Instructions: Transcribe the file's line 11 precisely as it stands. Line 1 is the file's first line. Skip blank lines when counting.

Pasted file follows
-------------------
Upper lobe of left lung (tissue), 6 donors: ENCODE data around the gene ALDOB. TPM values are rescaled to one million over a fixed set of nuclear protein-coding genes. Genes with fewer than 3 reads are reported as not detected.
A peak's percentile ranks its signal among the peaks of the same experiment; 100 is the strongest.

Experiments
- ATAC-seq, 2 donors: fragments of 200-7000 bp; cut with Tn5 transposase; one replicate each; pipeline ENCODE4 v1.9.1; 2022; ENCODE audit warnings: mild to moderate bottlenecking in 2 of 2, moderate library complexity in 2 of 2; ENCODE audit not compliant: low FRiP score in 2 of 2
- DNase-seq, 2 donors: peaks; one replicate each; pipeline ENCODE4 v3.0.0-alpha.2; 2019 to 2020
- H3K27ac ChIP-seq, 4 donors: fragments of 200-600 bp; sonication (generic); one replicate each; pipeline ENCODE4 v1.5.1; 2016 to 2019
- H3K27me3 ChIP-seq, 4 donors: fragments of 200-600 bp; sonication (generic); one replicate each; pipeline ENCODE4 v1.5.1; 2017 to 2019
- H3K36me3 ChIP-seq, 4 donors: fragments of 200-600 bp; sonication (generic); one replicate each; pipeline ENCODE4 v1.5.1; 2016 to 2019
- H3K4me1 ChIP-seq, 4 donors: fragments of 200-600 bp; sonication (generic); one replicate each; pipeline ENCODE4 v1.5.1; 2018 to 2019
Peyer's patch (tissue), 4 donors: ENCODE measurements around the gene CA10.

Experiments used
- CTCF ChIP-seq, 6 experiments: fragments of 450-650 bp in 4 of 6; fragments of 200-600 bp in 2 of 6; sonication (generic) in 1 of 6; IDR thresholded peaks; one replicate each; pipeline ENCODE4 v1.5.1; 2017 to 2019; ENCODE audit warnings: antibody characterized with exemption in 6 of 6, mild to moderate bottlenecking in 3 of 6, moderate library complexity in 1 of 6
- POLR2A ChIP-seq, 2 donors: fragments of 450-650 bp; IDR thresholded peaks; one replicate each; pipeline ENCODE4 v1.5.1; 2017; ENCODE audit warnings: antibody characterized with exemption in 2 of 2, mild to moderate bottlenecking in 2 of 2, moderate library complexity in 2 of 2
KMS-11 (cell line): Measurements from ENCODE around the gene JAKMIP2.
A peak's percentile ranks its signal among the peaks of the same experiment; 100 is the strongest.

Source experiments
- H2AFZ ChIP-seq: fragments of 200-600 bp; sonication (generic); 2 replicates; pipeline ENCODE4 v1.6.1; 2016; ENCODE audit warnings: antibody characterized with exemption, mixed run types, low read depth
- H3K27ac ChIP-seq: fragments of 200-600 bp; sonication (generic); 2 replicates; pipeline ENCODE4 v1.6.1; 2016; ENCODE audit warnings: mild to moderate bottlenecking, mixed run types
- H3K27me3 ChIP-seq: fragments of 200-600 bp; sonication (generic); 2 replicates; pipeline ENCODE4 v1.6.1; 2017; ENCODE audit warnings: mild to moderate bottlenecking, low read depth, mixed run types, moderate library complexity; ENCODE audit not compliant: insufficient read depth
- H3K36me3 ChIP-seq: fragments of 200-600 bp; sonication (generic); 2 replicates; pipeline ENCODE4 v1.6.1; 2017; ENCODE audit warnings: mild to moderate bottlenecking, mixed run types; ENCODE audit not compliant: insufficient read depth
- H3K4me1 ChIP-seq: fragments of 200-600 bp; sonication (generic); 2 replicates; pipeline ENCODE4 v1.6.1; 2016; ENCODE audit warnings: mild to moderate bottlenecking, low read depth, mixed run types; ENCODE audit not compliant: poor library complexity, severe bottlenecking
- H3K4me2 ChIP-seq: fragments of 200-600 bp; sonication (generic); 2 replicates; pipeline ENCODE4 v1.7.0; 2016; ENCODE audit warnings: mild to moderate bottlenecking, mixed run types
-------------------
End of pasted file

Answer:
Experiments used